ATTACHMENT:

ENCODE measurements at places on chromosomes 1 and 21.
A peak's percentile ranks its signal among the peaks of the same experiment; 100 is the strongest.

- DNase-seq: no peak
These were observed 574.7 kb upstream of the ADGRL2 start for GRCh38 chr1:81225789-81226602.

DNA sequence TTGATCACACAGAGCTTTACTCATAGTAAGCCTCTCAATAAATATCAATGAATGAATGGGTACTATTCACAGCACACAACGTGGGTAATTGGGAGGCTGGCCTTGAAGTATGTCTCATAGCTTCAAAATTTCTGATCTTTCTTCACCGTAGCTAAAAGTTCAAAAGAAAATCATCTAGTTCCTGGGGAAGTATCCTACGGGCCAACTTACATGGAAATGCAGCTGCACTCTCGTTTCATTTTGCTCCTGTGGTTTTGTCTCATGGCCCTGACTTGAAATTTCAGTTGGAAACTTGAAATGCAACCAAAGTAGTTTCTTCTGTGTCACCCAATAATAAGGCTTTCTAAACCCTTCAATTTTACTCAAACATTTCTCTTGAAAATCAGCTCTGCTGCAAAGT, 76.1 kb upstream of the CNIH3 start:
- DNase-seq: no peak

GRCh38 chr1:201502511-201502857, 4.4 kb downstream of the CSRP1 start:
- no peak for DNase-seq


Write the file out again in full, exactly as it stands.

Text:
ENCODE measurements at places on chromosomes 1 and 21.
A peak's percentile ranks its signal among the peaks of the same experiment; 100 is the strongest.

- DNase-seq: no peak
These were observed 574.7 kb upstream of the ADGRL2 start for GRCh38 chr1:81225789-81226602.

DNA sequence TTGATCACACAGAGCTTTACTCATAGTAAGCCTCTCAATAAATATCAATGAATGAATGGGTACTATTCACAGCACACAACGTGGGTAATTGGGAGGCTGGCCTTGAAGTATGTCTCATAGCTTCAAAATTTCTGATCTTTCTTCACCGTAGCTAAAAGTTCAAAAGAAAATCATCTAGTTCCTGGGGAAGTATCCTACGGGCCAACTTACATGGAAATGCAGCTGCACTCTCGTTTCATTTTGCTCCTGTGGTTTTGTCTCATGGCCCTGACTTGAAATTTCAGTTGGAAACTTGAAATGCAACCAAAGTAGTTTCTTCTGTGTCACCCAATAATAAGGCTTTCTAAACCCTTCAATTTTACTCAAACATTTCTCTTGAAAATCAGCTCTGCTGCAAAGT, 76.1 kb upstream of the CNIH3 start:
- DNase-seq: no peak

GRCh38 chr1:201502511-201502857, 4.4 kb downstream of the CSRP1 start:
- no peak for DNase-seq